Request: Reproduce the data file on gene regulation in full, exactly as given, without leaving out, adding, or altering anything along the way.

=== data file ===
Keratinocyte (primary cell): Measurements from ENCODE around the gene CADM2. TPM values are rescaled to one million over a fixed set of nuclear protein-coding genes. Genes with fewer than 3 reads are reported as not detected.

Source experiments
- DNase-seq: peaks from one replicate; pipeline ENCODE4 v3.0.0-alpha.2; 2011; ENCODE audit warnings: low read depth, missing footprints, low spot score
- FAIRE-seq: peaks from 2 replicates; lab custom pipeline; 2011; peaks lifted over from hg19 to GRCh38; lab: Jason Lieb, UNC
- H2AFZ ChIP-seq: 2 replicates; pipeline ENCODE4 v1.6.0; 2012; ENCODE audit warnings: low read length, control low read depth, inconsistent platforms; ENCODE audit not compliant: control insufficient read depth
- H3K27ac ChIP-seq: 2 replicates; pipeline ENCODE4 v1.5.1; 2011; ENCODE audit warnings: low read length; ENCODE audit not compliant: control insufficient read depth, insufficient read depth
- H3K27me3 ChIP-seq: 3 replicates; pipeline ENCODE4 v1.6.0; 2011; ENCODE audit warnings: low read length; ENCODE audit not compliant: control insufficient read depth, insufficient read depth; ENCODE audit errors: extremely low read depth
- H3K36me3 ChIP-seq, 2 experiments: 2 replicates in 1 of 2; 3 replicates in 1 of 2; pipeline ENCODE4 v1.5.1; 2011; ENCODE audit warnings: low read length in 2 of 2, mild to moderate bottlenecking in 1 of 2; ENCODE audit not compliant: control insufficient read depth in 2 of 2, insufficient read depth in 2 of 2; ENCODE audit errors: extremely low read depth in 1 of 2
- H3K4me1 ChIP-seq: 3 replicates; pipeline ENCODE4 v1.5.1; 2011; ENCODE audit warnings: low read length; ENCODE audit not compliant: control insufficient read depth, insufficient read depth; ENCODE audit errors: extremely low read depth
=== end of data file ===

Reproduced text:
Keratinocyte (primary cell): Measurements from ENCODE around the gene CADM2. TPM values are rescaled to one million over a fixed set of nuclear protein-coding genes. Genes with fewer than 3 reads are reported as not detected.

Source experiments
- DNase-seq: peaks from one replicate; pipeline ENCODE4 v3.0.0-alpha.2; 2011; ENCODE audit warnings: low read depth, missing footprints, low spot score
- FAIRE-seq: peaks from 2 replicates; lab custom pipeline; 2011; peaks lifted over from hg19 to GRCh38; lab: Jason Lieb, UNC
- H2AFZ ChIP-seq: 2 replicates; pipeline ENCODE4 v1.6.0; 2012; ENCODE audit warnings: low read length, control low read depth, inconsistent platforms; ENCODE audit not compliant: control insufficient read depth
- H3K27ac ChIP-seq: 2 replicates; pipeline ENCODE4 v1.5.1; 2011; ENCODE audit warnings: low read length; ENCODE audit not compliant: control insufficient read depth, insufficient read depth
- H3K27me3 ChIP-seq: 3 replicates; pipeline ENCODE4 v1.6.0; 2011; ENCODE audit warnings: low read length; ENCODE audit not compliant: control insufficient read depth, insufficient read depth; ENCODE audit errors: extremely low read depth
- H3K36me3 ChIP-seq, 2 experiments: 2 replicates in 1 of 2; 3 replicates in 1 of 2; pipeline ENCODE4 v1.5.1; 2011; ENCODE audit warnings: low read length in 2 of 2, mild to moderate bottlenecking in 1 of 2; ENCODE audit not compliant: control insufficient read depth in 2 of 2, insufficient read depth in 2 of 2; ENCODE audit errors: extremely low read depth in 1 of 2
- H3K4me1 ChIP-seq: 3 replicates; pipeline ENCODE4 v1.5.1; 2011; ENCODE audit warnings: low read length; ENCODE audit not compliant: control insufficient read depth, insufficient read depth; ENCODE audit errors: extremely low read depth